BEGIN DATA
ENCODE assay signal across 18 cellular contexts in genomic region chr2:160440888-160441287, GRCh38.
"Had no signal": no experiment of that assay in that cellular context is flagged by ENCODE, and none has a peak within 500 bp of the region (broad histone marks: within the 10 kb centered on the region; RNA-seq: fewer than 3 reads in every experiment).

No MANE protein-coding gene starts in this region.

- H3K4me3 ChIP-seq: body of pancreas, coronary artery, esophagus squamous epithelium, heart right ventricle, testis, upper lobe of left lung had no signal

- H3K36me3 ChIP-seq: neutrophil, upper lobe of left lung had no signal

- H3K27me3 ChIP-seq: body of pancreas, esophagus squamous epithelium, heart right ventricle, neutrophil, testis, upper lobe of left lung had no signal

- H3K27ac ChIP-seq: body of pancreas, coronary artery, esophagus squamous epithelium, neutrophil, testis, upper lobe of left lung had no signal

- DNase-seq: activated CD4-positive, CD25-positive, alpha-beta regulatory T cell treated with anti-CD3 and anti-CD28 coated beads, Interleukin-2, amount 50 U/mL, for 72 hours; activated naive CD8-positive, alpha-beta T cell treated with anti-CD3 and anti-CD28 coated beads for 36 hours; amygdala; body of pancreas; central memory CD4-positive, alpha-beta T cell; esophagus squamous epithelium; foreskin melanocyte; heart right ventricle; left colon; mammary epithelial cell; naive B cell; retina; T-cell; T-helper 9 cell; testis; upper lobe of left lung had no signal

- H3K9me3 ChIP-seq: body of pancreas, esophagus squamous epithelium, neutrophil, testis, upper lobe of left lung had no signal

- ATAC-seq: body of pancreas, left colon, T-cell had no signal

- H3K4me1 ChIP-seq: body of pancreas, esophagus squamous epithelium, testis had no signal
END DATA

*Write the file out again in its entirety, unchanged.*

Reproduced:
ENCODE assay signal across 18 cellular contexts in genomic region chr2:160440888-160441287, GRCh38.
"Had no signal": no experiment of that assay in that cellular context is flagged by ENCODE, and none has a peak within 500 bp of the region (broad histone marks: within the 10 kb centered on the region; RNA-seq: fewer than 3 reads in every experiment).

No MANE protein-coding gene starts in this region.

- H3K4me3 ChIP-seq: body of pancreas, coronary artery, esophagus squamous epithelium, heart right ventricle, testis, upper lobe of left lung had no signal

- H3K36me3 ChIP-seq: neutrophil, upper lobe of left lung had no signal

- H3K27me3 ChIP-seq: body of pancreas, esophagus squamous epithelium, heart right ventricle, neutrophil, testis, upper lobe of left lung had no signal

- H3K27ac ChIP-seq: body of pancreas, coronary artery, esophagus squamous epithelium, neutrophil, testis, upper lobe of left lung had no signal

- DNase-seq: activated CD4-positive, CD25-positive, alpha-beta regulatory T cell treated with anti-CD3 and anti-CD28 coated beads, Interleukin-2, amount 50 U/mL, for 72 hours; activated naive CD8-positive, alpha-beta T cell treated with anti-CD3 and anti-CD28 coated beads for 36 hours; amygdala; body of pancreas; central memory CD4-positive, alpha-beta T cell; esophagus squamous epithelium; foreskin melanocyte; heart right ventricle; left colon; mammary epithelial cell; naive B cell; retina; T-cell; T-helper 9 cell; testis; upper lobe of left lung had no signal

- H3K9me3 ChIP-seq: body of pancreas, esophagus squamous epithelium, neutrophil, testis, upper lobe of left lung had no signal

- ATAC-seq: body of pancreas, left colon, T-cell had no signal

- H3K4me1 ChIP-seq: body of pancreas, esophagus squamous epithelium, testis had no signal